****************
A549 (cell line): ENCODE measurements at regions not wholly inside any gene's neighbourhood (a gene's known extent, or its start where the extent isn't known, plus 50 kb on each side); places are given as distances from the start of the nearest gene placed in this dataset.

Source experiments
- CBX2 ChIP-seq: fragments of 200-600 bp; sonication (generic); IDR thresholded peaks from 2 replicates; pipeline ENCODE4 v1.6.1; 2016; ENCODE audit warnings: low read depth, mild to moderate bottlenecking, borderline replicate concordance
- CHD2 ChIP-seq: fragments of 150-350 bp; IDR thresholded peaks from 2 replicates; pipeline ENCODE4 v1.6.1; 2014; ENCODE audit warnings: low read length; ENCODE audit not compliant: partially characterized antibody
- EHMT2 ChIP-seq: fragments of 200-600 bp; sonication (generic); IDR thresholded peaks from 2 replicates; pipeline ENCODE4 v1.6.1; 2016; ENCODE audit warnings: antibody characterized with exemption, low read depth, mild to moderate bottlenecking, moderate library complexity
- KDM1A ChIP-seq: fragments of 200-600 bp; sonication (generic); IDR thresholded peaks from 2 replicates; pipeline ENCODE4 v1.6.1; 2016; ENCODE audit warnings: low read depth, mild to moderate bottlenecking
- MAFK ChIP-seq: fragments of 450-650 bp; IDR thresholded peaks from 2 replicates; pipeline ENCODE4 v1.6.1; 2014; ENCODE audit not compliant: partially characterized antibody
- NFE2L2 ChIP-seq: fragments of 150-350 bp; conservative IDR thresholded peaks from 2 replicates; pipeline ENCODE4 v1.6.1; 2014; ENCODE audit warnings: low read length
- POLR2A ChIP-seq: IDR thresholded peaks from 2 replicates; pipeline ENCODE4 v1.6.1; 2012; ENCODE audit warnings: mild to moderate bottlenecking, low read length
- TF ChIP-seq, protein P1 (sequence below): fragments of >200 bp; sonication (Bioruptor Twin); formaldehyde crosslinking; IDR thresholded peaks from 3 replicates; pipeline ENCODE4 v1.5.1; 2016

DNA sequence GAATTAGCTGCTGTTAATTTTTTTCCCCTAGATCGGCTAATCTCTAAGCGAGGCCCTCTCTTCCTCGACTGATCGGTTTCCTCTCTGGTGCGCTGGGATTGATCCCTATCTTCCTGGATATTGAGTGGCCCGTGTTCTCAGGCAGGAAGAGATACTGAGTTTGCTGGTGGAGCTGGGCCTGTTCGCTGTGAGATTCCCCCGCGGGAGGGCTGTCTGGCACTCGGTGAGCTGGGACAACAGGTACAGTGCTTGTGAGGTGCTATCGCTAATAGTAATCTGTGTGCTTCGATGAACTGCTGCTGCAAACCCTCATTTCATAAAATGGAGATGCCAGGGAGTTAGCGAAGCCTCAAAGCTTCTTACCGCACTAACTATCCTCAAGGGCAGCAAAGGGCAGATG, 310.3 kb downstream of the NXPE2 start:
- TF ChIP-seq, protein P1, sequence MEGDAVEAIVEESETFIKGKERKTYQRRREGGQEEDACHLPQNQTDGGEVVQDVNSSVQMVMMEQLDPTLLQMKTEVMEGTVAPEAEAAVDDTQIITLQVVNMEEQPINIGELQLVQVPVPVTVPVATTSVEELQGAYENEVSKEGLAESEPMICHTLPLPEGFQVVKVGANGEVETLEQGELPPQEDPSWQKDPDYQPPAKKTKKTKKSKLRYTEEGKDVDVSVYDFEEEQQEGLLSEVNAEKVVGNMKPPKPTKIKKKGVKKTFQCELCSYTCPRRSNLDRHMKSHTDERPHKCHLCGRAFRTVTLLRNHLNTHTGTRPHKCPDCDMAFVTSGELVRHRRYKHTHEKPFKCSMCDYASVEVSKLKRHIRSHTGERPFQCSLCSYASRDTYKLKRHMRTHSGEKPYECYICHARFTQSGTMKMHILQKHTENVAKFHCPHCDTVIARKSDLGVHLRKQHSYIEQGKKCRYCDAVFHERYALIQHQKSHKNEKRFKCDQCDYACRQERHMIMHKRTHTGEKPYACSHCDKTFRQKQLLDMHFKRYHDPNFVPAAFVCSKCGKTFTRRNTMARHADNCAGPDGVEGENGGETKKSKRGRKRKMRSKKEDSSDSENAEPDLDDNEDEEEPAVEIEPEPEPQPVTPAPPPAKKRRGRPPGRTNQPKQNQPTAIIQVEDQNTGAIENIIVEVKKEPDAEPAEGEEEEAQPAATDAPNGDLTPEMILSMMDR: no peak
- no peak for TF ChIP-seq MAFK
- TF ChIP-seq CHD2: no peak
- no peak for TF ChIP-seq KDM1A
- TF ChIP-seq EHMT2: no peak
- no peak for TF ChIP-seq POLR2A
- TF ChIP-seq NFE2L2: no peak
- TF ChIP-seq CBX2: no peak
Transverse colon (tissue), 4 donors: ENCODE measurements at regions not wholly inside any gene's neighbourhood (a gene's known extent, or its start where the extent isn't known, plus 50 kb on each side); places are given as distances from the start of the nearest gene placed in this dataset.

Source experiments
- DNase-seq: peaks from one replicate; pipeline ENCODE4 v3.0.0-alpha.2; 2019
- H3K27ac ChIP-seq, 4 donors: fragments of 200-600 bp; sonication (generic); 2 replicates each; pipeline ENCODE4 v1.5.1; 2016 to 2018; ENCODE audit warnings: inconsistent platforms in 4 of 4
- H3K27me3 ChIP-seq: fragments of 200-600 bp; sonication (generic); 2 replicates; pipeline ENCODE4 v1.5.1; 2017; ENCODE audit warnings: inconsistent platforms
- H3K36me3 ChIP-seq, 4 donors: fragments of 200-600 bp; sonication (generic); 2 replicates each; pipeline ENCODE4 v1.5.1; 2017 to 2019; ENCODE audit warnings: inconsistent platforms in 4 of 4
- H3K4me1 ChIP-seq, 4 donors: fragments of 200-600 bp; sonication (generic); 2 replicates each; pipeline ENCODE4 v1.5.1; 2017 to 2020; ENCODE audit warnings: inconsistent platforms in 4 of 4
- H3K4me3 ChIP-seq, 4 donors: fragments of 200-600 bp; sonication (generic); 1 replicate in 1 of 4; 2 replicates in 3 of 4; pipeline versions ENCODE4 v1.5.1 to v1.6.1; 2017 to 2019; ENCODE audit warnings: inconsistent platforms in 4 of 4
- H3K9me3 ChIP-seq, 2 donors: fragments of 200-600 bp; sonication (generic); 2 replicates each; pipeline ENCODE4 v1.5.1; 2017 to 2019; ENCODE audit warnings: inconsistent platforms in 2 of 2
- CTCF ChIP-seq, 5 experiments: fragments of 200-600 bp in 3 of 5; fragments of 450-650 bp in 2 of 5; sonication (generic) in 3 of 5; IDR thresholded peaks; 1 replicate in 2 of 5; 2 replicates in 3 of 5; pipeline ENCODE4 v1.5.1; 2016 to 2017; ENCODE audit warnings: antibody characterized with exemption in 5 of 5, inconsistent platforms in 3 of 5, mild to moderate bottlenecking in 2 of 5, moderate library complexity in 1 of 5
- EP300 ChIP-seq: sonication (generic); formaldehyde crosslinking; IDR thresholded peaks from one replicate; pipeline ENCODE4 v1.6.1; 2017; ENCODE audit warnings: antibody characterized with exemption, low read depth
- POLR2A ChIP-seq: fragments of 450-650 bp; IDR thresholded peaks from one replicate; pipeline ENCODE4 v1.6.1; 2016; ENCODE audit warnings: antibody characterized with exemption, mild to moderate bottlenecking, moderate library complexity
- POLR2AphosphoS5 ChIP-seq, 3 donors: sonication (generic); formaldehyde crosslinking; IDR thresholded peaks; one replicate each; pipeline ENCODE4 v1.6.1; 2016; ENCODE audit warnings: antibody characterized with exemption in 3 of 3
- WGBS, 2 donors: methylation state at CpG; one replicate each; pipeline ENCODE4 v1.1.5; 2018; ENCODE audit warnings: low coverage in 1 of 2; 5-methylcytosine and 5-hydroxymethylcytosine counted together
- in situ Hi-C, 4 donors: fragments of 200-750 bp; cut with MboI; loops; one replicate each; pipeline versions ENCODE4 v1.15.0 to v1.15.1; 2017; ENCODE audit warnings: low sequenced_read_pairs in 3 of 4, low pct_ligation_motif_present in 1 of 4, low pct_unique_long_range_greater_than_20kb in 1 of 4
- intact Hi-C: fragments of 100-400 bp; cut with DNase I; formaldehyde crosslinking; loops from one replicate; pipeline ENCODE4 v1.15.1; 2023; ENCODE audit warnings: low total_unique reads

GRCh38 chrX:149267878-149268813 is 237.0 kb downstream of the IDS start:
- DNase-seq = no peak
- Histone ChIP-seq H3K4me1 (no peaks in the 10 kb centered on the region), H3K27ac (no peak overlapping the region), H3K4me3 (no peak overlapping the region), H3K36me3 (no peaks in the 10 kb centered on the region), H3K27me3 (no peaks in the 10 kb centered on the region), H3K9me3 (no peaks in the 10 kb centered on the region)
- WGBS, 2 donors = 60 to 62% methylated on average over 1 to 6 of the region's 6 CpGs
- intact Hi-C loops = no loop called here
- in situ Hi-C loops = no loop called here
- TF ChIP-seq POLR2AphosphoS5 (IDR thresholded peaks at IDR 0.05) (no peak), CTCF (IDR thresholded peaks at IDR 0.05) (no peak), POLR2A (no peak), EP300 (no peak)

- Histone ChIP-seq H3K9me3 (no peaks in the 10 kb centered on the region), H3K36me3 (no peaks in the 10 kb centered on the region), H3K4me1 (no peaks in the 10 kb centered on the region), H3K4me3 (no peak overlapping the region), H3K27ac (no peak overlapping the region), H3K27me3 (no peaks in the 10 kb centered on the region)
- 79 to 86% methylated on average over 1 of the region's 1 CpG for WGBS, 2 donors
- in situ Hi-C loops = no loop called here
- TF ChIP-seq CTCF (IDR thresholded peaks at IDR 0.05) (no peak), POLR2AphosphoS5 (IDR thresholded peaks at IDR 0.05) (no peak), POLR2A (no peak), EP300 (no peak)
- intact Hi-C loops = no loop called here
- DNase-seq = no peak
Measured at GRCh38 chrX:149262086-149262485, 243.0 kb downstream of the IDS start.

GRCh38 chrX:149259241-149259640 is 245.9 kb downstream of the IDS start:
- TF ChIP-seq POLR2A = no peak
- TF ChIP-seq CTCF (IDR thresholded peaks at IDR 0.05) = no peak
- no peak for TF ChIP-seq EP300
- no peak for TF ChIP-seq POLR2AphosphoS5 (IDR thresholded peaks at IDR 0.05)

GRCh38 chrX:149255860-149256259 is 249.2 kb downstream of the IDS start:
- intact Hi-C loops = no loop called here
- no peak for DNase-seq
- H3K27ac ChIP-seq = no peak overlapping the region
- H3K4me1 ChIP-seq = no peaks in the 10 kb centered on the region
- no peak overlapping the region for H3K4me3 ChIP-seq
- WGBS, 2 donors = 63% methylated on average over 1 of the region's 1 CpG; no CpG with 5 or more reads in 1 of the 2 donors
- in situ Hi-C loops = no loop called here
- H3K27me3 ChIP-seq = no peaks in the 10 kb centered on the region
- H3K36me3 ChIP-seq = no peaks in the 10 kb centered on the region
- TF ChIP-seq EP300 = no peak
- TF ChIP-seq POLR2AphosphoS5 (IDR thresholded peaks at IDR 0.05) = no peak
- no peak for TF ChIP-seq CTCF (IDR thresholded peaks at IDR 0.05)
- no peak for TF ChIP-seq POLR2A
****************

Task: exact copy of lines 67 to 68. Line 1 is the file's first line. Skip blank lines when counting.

- no peak for TF ChIP-seq CTCF (IDR thresholded peaks at IDR 0.05)
- no peak for TF ChIP-seq POLR2A